The company's CEO James Dolan sparked chatter in the media industry -- and got a boost for his company's stock -- last week when he expressed a desire for consolidation of cable-service providers in New York City, Cablevision's main market.
"I think consolidation of that marketplace would provide a great deal of ingenuity and more access to resources for customers and lower prices," Dolan said in Chicago at the Internet & Television Expo. To achieve that he said he might be interested in a deal with Time Warner Cable (TWC), Comcast (CMCSA) and other cable operators.
The mercurial 60-year-old offered an explanation that may be understood by those who came of age in the 1960s. "I think I'm proposing a commune," he said. A consolidated New York market would make it easier to smoothly provide wireless and other advanced services to consumers, providing "a lot of opportunity for innovation," Dolan said.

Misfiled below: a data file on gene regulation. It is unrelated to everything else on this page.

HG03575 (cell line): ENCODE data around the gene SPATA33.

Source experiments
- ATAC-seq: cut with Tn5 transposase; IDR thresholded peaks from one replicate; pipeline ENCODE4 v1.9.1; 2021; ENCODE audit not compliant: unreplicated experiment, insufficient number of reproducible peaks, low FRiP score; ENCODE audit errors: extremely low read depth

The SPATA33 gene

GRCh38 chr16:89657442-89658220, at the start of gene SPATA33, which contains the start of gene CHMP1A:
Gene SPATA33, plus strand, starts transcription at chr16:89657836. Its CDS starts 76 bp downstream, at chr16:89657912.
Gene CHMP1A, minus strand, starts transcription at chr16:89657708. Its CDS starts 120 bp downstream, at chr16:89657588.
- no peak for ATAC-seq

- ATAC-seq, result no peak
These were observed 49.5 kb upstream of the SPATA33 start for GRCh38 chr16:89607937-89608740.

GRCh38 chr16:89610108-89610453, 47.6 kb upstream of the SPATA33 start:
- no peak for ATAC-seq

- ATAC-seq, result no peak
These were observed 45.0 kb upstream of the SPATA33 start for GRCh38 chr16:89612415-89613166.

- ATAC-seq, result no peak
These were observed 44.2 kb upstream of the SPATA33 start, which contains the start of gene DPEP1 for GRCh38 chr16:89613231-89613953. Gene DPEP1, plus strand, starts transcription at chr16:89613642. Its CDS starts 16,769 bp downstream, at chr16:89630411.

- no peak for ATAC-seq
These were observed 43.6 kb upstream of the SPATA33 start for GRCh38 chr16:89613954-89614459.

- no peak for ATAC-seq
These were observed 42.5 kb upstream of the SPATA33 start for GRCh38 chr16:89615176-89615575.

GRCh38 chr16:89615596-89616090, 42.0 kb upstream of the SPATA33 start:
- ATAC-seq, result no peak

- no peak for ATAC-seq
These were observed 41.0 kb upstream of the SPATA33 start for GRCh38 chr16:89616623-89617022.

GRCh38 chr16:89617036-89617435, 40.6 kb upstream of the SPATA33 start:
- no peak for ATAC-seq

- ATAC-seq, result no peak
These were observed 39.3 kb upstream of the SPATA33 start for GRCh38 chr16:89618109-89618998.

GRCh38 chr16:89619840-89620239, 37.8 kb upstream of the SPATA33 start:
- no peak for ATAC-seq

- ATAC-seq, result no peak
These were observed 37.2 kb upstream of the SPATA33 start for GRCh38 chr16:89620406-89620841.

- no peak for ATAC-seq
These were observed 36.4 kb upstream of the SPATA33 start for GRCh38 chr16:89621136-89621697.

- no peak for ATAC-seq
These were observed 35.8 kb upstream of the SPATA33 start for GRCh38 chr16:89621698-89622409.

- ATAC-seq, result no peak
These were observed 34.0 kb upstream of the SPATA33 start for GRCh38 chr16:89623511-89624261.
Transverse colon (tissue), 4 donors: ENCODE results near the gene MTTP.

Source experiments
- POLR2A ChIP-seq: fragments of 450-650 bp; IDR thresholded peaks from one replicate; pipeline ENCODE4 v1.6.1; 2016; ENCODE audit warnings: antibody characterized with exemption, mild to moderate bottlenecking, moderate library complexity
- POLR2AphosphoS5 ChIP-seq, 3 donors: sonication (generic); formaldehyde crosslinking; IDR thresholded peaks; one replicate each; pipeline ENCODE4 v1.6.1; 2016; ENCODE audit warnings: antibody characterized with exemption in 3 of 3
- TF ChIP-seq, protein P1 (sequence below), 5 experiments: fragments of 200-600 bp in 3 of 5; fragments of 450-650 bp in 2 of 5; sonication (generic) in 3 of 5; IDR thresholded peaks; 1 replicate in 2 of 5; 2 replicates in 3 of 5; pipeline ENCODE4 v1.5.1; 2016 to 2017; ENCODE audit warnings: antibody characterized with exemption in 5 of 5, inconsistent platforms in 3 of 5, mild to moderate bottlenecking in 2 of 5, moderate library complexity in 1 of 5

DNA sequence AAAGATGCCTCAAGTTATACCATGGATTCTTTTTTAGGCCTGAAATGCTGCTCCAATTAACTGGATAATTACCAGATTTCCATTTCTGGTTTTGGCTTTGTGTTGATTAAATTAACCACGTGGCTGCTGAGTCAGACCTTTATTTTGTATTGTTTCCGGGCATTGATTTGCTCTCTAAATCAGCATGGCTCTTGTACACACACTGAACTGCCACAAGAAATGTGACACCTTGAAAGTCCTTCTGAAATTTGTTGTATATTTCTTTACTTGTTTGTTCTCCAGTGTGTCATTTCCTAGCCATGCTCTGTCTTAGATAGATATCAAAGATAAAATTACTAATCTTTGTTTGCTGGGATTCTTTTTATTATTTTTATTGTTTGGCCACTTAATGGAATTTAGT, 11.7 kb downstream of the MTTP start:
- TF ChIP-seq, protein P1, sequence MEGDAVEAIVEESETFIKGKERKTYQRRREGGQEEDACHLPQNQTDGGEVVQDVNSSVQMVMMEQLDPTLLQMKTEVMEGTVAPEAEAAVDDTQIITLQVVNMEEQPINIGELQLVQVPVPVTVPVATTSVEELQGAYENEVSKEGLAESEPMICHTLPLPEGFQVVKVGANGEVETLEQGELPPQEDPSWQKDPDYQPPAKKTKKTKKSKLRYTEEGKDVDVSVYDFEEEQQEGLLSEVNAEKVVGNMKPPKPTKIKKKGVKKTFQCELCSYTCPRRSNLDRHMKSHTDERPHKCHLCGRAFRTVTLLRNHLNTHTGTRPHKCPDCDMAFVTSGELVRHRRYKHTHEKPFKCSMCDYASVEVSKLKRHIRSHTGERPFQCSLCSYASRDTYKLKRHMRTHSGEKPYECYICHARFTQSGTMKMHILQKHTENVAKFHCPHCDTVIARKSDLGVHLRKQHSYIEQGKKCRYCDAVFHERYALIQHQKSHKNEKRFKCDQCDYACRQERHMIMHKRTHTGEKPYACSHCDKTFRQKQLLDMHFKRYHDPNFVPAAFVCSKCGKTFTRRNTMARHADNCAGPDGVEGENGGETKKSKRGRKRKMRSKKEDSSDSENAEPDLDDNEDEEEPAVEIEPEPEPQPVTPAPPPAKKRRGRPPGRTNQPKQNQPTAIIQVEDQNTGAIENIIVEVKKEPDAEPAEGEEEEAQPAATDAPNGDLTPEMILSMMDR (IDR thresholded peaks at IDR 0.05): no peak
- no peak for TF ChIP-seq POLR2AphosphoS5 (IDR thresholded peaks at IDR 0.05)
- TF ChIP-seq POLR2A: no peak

So is Cablevision on the block?
"The decision of whether it's sold is in the hands of the Dolan family," including James Dolan's father Charles, who founded the company, Gamco Investors portfolio manager Chris Marangi, pointed out. "James Dolan noted the rationale for consolidating the New York market, which has existed for a long time."
Could it happen? Perhaps. But Marangi said, "I'm not sure he's suggesting that Cablevision be sold. Many goals could be accomplished by Cablevision buying Time Warner Cable's New York cable system."
The way it could work is that Charter Communications (CHTR) would acquire Time Warner Cable and then sell its New York system to Cablevision in exchange for a large stake in Cablevision. Analysts say that deal is the most likely to happen. One possible endgame would be for Comcast, which has an interest in entering the New York City market, to eventually buy the whole thing, Marangi said.